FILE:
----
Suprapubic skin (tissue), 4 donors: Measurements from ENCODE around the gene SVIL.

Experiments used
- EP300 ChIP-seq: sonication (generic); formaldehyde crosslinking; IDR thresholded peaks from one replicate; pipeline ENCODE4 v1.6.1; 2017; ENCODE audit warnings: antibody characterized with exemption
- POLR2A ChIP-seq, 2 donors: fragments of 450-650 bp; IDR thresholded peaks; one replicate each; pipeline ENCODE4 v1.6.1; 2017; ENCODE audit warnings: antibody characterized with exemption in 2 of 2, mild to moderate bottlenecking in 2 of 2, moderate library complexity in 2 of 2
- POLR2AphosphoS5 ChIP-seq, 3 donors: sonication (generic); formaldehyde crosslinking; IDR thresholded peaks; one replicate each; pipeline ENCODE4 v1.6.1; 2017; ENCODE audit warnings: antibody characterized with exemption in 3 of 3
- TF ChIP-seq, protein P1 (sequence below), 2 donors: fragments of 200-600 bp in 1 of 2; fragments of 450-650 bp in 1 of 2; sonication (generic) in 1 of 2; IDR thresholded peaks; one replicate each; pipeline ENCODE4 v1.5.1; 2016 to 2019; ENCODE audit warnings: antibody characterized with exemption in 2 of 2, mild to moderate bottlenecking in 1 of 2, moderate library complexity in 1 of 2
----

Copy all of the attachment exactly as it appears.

Suprapubic skin (tissue), 4 donors: Measurements from ENCODE around the gene SVIL.

Experiments used
- EP300 ChIP-seq: sonication (generic); formaldehyde crosslinking; IDR thresholded peaks from one replicate; pipeline ENCODE4 v1.6.1; 2017; ENCODE audit warnings: antibody characterized with exemption
- POLR2A ChIP-seq, 2 donors: fragments of 450-650 bp; IDR thresholded peaks; one replicate each; pipeline ENCODE4 v1.6.1; 2017; ENCODE audit warnings: antibody characterized with exemption in 2 of 2, mild to moderate bottlenecking in 2 of 2, moderate library complexity in 2 of 2
- POLR2AphosphoS5 ChIP-seq, 3 donors: sonication (generic); formaldehyde crosslinking; IDR thresholded peaks; one replicate each; pipeline ENCODE4 v1.6.1; 2017; ENCODE audit warnings: antibody characterized with exemption in 3 of 3
- TF ChIP-seq, protein P1 (sequence below), 2 donors: fragments of 200-600 bp in 1 of 2; fragments of 450-650 bp in 1 of 2; sonication (generic) in 1 of 2; IDR thresholded peaks; one replicate each; pipeline ENCODE4 v1.5.1; 2016 to 2019; ENCODE audit warnings: antibody characterized with exemption in 2 of 2, mild to moderate bottlenecking in 1 of 2, moderate library complexity in 1 of 2